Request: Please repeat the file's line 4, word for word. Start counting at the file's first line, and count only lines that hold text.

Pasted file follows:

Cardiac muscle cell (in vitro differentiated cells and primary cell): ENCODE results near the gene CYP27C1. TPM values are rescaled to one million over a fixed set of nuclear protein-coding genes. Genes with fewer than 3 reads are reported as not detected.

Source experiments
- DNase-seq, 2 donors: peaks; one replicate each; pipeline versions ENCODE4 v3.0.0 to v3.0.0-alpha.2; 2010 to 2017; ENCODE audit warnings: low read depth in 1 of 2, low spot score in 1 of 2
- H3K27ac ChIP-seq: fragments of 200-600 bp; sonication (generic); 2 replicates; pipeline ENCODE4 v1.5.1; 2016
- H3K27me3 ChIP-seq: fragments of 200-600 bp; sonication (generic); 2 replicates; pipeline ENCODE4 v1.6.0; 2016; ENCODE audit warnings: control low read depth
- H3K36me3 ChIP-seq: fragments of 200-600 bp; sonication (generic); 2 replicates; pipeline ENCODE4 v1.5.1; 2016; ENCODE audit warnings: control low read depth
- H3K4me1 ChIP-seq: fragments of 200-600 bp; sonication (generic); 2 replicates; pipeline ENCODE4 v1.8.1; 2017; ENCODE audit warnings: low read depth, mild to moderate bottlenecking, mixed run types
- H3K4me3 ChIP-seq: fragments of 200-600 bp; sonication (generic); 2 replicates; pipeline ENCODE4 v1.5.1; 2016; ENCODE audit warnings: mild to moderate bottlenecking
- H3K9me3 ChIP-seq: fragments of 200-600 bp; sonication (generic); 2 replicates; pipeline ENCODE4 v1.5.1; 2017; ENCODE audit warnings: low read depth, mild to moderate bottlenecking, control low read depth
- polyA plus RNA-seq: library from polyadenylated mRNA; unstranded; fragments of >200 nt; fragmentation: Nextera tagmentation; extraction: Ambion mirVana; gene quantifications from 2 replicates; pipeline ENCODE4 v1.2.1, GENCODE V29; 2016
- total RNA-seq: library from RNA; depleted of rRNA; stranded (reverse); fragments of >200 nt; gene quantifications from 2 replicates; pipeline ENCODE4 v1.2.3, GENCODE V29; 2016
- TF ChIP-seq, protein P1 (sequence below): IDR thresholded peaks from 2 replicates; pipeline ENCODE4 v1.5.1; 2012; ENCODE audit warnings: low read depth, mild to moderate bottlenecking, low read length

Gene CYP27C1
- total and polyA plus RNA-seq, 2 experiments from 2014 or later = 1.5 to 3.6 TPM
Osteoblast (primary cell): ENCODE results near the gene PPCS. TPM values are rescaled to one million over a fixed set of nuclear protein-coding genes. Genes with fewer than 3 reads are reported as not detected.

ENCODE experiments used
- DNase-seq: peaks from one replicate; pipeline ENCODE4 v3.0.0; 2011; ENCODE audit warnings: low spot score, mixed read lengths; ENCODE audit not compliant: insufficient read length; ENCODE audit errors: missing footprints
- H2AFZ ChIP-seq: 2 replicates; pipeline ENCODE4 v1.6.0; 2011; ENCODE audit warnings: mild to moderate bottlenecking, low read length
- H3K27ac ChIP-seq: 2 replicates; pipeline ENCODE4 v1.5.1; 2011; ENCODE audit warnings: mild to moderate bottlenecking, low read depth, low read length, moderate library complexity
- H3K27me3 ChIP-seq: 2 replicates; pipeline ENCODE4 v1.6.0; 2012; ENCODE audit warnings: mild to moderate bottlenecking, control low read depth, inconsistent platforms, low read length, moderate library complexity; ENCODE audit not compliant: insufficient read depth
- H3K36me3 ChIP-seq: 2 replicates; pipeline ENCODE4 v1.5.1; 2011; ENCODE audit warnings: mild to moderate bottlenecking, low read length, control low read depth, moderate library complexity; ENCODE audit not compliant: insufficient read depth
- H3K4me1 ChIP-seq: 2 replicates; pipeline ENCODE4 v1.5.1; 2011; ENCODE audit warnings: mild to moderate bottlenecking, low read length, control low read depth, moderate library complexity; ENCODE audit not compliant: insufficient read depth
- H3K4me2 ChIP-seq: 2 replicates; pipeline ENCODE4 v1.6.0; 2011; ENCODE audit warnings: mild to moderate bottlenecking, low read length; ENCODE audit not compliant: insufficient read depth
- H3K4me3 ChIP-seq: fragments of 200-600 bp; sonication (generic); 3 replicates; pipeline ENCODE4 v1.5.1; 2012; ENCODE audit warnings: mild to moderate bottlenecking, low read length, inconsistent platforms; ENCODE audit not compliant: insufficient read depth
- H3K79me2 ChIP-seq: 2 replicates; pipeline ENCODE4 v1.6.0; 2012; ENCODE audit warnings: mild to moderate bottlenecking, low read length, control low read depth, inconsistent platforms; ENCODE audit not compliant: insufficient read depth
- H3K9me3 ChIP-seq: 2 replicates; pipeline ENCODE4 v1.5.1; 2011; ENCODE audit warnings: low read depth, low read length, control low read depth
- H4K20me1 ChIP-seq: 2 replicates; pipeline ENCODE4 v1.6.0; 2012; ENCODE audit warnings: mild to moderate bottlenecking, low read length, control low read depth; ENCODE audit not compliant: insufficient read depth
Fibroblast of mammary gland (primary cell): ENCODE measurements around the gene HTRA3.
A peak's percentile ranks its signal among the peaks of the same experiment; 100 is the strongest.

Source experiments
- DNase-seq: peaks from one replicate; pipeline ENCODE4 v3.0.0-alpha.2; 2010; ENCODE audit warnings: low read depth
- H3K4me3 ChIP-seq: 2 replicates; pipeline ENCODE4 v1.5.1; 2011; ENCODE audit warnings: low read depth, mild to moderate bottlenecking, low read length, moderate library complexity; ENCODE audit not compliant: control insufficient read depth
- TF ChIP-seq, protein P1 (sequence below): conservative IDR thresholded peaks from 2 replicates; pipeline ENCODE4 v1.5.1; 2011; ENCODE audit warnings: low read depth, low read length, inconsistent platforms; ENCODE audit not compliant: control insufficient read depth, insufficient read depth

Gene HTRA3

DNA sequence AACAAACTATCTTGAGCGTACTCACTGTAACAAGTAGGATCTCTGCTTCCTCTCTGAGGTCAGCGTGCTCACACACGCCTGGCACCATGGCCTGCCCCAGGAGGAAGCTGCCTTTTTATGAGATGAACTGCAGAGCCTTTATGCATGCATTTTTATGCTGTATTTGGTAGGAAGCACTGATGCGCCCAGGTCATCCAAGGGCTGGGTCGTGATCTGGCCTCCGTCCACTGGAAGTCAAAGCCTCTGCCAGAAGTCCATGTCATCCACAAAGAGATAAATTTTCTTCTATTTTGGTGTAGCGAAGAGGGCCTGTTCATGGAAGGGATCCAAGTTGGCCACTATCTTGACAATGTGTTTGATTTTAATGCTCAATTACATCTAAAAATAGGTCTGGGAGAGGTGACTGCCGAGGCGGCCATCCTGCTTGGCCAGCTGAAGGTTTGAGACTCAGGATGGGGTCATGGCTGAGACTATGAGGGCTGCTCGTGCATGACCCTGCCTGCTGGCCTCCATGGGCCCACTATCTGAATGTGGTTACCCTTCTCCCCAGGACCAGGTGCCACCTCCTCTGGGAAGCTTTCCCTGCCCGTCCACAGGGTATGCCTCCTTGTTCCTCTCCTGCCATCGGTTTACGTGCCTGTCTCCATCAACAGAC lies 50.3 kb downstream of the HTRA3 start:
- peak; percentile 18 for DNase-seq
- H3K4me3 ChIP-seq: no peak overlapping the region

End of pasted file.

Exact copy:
- H3K27ac ChIP-seq: fragments of 200-600 bp; sonication (generic); 2 replicates; pipeline ENCODE4 v1.5.1; 2016